Complex, restive minimalism from an Australian avant-jazz musicians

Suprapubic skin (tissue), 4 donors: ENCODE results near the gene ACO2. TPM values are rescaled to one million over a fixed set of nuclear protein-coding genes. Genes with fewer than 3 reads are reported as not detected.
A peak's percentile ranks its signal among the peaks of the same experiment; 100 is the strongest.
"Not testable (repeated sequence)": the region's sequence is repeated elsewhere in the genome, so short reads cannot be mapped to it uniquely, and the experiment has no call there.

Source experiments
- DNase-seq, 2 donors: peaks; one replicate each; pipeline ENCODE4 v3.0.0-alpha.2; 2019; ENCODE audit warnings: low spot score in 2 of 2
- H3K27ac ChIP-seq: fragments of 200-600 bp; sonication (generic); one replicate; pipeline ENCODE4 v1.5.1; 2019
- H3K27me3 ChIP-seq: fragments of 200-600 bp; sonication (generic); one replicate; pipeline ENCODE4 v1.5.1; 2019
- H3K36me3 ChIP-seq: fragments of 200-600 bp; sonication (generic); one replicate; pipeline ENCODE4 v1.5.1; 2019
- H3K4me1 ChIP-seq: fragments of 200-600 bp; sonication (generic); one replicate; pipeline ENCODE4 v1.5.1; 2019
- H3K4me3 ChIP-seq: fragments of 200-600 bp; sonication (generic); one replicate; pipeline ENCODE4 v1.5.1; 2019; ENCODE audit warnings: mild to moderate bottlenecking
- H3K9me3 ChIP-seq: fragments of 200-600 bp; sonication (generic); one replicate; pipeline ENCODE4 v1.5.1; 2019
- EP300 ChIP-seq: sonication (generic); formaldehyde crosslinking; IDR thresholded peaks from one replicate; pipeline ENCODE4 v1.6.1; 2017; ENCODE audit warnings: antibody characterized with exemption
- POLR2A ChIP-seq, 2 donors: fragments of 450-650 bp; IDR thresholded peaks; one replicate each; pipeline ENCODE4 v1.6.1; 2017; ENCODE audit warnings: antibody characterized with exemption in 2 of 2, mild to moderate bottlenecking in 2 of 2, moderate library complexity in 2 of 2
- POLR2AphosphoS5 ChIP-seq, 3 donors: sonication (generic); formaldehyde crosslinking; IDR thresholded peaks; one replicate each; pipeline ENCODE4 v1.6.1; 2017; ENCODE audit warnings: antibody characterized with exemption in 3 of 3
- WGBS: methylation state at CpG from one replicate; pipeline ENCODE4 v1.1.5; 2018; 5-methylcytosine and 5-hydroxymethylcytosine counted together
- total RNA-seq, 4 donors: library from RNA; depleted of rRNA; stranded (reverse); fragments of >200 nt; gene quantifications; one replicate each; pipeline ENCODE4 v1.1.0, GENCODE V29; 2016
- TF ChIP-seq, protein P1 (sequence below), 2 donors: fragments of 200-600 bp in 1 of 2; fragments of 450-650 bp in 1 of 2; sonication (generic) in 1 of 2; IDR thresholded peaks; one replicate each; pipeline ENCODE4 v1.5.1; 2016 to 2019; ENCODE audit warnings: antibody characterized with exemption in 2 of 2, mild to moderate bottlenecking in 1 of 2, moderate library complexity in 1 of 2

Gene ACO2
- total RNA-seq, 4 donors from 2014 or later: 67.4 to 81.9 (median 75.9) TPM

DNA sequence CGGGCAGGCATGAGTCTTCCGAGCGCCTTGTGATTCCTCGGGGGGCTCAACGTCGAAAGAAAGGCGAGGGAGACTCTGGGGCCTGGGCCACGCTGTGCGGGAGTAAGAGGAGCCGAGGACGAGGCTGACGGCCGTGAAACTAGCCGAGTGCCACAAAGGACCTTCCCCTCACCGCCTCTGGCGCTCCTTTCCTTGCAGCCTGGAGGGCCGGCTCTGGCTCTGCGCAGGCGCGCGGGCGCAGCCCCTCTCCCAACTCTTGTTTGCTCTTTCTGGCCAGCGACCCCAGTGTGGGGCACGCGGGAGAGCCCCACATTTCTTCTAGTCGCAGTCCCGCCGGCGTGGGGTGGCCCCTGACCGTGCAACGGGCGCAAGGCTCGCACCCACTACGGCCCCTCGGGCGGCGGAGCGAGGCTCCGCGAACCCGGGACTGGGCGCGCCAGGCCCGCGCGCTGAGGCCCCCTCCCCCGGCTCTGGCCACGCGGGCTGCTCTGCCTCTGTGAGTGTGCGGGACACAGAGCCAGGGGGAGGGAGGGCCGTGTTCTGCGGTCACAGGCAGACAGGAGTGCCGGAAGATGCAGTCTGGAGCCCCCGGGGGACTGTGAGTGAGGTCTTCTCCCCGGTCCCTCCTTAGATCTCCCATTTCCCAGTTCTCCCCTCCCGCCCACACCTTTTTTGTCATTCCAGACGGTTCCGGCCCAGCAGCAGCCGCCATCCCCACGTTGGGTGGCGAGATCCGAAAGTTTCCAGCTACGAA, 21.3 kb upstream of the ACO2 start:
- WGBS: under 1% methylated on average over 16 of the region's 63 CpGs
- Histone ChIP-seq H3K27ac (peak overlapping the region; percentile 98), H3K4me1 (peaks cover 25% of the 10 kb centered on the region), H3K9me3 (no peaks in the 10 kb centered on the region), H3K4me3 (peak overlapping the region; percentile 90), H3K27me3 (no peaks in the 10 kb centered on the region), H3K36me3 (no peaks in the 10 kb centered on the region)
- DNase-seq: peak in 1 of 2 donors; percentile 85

Adrian Klumpes sounds entirely European on his debut solo release, Be Still, but he's from Sydney, and plays piano for the jazz/electronica trio Triosk. It's hard to imagine this restive, complex minimalism emerging from under Sydney's harsh sun, harder still to believe it was recorded in single five-hour session. Influenced both by avant-electronica, minimal artists like Marc Leclair and Thomas Stronen and contemporary jazz, Klumpes's music is deceptive: beneath its serene exterior is a churning alarm at the chaos of the world, reflected in perpetually repeating piano lines and occasionally clattering effects. The best tracks are beautiful ("Weave In and Out" layers unhurried sparkles of sound into a subtly changing/repeating texture that's timeless but compelling at the same time), or really scary ("Alone" could be the soundtrack to one of those movies that scares because it's unnervingly close to home, with splashes of effect shrouding a disjointed triangle melody). But it takes patience to concentrate through nine minutes of seemingly directionless piano jitter, which is what Klumpes subjects us to on "Unrest". If the payoff is mood, we got it already. Still, there's real complexity in these understated compositions, and in general, they're worth the investment required.